When Tesla announced last month that it would push out a software upgrade to allow Model S owners to park their electric car in a garage or perpendicular spaces without anyone behind the wheel, it was seen as yet another step toward a fully autonomous vehicle. That was until researchers found the new “Summon” mode contained a small safety issue. [More]
Since Volkswagen admitted last year to using “defeat devices” in certain cars to cheat on emissions tests, some owners and consumer advocates have pushed for the carmaker to buy back affected vehicles from customers. VW had resisted this idea, but without any other resolution in the offing, a mass buyback offer is beginning to look possible.
Volkswagen may buy back tens of thousands of vehicles in the United States if the company can’t find an easy way to remove “defeat devices” that allow the cars to evade emissions standards. [More]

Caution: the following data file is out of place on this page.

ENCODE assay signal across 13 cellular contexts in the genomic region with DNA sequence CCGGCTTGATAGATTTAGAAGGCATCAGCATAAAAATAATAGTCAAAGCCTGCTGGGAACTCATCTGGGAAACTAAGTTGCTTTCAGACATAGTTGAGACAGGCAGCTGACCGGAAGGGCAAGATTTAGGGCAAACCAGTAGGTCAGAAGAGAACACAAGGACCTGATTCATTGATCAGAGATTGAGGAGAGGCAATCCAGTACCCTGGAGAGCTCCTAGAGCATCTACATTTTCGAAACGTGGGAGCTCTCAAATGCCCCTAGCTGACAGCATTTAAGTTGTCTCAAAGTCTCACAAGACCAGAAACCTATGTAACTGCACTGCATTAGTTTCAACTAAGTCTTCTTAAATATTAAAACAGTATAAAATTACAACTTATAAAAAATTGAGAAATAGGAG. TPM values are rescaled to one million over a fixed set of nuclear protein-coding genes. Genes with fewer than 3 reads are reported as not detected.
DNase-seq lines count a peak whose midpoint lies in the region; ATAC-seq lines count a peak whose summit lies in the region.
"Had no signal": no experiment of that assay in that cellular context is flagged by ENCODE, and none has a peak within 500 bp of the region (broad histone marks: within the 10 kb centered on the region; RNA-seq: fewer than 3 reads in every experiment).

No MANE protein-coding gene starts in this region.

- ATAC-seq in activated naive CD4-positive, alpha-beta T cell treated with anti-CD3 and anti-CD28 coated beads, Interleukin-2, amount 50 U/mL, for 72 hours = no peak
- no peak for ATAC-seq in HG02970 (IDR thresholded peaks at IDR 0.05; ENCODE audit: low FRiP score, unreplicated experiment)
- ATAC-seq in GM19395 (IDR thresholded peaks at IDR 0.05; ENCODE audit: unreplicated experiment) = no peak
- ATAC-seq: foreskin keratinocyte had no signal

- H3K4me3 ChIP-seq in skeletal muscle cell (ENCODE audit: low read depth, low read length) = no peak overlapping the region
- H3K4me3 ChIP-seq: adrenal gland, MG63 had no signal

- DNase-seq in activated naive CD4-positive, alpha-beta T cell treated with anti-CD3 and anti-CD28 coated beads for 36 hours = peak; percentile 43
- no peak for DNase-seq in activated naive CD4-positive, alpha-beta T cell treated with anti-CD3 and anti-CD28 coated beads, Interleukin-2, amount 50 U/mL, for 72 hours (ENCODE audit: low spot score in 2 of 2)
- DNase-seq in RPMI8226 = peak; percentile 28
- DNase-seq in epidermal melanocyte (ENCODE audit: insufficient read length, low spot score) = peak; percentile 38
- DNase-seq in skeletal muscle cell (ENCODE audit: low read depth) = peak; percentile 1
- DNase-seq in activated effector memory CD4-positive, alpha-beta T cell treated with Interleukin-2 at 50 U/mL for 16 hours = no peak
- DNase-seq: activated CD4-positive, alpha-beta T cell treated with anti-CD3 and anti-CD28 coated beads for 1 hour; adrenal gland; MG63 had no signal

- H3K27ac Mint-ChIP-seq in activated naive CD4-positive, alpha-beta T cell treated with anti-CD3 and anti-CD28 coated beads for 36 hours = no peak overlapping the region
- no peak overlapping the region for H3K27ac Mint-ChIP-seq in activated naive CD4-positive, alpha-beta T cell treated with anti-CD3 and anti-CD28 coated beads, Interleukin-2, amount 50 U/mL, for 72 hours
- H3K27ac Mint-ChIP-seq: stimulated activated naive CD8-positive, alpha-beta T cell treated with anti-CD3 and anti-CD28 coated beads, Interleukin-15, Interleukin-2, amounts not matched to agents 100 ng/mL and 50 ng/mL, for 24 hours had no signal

Despite nearly a quarter of the 482,000 owners of Volkswagen vehicles equipped with “defeat devices” accepting a “goodwill package” of $1,000 in cash and credits for their troubles, lawmakers said on Thursday that the carmaker needs to do more – namely buy back the automobiles that violate federal air pollution emission standards. [More]
Nintendo, apparently forgetting that they are a large corporation, went out of their way to make sure all the variables that caused John’s Wii to glitch were addressed. Read his full letter inside.